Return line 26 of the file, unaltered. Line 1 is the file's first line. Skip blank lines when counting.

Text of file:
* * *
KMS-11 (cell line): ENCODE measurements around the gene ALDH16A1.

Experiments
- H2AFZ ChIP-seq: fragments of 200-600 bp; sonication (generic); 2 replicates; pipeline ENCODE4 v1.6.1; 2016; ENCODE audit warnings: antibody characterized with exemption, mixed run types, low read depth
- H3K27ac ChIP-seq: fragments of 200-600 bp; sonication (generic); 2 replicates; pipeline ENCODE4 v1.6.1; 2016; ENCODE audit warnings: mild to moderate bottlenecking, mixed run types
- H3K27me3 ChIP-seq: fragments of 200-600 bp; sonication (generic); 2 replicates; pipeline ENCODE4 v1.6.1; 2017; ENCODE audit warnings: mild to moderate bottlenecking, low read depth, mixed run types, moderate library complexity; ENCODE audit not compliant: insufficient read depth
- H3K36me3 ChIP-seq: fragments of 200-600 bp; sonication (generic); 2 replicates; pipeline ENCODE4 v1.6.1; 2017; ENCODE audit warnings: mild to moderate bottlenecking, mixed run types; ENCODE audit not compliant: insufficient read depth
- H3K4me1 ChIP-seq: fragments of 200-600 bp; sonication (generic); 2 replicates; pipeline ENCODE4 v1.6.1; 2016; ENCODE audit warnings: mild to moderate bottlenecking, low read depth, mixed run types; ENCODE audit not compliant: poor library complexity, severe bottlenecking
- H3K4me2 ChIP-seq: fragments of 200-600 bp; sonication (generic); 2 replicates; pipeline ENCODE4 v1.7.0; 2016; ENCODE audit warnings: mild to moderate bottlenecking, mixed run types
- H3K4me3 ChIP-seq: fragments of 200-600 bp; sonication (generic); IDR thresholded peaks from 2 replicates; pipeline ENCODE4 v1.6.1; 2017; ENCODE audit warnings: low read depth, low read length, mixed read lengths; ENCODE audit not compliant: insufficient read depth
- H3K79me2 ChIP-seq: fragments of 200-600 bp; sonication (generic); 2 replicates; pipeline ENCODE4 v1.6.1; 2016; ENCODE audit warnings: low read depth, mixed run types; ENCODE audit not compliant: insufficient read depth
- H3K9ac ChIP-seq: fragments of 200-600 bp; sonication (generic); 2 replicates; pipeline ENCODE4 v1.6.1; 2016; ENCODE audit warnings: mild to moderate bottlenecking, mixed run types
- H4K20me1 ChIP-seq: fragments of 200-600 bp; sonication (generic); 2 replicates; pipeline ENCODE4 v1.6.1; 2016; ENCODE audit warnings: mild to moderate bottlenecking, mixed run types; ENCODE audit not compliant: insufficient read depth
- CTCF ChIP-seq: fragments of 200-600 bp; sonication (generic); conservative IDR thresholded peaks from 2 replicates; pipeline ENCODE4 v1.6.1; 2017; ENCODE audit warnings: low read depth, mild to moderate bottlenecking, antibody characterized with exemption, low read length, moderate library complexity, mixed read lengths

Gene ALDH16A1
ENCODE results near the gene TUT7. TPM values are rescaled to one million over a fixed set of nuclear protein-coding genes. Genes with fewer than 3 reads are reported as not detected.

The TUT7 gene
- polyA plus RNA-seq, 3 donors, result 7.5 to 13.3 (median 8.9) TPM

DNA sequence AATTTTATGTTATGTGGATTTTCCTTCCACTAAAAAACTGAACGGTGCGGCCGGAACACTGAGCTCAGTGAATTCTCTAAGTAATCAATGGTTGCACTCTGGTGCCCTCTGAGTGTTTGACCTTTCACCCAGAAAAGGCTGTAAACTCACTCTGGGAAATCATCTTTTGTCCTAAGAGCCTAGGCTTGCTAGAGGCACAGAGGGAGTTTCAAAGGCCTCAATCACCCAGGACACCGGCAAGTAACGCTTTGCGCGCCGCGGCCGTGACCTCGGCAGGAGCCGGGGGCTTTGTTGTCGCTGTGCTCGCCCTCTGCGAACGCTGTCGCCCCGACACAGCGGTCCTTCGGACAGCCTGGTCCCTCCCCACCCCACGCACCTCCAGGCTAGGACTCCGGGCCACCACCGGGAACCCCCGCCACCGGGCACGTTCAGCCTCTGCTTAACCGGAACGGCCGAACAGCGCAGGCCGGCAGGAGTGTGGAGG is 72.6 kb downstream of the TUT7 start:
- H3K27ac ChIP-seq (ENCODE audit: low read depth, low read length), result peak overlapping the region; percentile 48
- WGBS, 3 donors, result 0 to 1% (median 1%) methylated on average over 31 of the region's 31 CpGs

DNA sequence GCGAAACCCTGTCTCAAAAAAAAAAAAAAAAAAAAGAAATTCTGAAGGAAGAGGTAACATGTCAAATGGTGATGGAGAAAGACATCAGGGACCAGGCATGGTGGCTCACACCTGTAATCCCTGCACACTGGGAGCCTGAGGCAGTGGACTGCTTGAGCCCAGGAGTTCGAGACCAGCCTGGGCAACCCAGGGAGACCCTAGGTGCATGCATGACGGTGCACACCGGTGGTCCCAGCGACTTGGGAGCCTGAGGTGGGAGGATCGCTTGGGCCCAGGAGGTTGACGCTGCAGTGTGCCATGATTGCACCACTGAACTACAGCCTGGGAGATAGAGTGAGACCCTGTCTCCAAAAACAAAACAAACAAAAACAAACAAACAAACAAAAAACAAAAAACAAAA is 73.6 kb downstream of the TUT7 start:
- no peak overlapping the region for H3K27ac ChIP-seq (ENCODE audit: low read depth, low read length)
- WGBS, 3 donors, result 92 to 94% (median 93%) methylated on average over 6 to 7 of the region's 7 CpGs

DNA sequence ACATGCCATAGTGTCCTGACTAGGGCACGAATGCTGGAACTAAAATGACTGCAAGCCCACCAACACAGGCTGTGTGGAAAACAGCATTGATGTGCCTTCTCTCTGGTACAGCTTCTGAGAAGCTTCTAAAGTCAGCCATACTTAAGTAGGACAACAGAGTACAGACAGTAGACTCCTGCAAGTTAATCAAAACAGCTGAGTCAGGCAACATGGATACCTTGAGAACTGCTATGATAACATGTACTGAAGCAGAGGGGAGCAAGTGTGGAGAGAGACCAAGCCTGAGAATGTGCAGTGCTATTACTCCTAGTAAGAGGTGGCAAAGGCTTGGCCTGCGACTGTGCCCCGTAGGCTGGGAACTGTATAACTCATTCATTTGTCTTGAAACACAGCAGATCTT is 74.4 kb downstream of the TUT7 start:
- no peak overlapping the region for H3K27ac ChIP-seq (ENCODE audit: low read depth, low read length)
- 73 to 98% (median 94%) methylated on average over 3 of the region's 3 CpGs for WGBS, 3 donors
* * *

- 73 to 98% (median 94%) methylated on average over 3 of the region's 3 CpGs for WGBS, 3 donors